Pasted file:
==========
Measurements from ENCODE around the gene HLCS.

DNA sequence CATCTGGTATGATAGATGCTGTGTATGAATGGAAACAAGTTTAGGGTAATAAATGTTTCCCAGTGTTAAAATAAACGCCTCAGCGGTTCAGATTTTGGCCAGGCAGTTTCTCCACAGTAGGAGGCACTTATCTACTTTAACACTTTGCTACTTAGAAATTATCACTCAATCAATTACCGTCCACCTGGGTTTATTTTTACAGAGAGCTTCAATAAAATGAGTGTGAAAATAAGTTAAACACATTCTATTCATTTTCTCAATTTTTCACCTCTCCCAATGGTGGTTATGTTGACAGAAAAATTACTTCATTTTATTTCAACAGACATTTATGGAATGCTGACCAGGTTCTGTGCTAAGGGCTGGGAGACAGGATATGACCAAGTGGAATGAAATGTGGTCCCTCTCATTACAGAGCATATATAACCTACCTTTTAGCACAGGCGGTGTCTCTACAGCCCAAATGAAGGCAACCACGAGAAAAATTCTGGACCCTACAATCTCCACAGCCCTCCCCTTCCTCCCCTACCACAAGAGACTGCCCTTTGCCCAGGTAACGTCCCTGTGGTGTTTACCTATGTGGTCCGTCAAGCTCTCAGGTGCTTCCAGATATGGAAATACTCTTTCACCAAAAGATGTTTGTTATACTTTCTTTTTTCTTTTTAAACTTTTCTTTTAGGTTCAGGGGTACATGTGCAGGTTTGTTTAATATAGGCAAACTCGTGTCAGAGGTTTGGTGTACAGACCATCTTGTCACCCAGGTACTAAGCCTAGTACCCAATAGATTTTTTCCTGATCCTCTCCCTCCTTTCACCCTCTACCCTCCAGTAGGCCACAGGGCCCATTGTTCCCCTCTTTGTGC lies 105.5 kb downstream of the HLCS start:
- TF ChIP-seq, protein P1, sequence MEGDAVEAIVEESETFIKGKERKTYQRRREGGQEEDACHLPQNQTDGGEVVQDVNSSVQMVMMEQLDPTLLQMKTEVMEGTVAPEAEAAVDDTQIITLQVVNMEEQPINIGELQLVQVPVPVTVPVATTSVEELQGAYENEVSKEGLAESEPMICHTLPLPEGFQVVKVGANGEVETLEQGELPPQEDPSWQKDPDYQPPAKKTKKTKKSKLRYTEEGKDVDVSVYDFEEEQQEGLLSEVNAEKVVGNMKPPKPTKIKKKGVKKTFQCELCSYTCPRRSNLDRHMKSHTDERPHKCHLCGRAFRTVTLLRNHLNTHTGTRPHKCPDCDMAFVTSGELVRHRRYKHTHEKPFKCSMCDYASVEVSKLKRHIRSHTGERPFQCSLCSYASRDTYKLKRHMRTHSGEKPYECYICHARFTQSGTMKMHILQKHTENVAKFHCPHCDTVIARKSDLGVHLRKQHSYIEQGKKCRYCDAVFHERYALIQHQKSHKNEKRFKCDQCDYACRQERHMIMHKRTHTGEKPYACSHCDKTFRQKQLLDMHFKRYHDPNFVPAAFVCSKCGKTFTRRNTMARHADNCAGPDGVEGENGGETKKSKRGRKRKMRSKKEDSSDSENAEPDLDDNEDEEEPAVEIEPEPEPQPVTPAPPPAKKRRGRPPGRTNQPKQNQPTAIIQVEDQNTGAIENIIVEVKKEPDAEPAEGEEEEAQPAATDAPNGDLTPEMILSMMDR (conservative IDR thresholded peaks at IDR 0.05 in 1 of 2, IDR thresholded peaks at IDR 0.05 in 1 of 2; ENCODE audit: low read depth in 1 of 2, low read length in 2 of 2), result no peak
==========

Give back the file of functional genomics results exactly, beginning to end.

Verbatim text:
Measurements from ENCODE around the gene HLCS.

DNA sequence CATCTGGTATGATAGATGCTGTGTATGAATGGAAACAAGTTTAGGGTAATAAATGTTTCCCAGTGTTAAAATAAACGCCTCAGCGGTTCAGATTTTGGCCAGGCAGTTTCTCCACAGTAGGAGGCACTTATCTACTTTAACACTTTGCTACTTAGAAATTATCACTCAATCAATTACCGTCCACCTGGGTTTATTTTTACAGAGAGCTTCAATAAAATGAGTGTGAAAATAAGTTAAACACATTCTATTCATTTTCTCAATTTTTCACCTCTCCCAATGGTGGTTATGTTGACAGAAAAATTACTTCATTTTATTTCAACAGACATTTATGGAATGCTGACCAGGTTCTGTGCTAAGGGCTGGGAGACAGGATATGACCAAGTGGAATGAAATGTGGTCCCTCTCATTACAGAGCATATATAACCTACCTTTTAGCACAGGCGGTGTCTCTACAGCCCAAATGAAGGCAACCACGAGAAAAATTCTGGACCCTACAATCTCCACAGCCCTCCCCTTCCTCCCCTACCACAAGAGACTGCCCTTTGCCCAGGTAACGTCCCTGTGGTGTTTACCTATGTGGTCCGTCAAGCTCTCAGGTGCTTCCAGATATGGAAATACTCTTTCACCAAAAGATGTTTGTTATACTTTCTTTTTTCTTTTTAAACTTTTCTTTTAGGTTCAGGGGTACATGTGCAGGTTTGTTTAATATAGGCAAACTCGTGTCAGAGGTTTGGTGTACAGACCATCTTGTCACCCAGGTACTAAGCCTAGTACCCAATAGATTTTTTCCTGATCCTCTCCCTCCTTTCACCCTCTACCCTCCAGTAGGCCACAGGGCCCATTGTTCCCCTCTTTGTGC lies 105.5 kb downstream of the HLCS start:
- TF ChIP-seq, protein P1, sequence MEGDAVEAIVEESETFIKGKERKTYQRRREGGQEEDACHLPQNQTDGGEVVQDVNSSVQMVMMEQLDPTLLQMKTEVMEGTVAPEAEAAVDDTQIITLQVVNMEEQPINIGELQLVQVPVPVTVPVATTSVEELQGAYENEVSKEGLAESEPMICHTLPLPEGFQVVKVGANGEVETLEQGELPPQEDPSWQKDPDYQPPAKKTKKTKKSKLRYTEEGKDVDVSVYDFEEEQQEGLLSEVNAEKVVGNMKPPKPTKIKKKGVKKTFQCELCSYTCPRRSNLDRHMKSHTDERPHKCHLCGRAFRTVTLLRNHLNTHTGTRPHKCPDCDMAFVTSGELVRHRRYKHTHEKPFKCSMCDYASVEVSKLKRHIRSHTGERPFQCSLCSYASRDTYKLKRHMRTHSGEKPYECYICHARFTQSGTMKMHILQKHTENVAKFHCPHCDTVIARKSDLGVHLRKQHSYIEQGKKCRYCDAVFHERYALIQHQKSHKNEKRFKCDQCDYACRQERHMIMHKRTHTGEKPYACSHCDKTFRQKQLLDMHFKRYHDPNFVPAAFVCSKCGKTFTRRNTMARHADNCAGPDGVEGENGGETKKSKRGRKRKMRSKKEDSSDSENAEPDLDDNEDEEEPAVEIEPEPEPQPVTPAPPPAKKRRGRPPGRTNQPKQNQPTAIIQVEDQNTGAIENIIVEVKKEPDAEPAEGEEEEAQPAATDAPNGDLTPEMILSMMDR (conservative IDR thresholded peaks at IDR 0.05 in 1 of 2, IDR thresholded peaks at IDR 0.05 in 1 of 2; ENCODE audit: low read depth in 1 of 2, low read length in 2 of 2), result no peak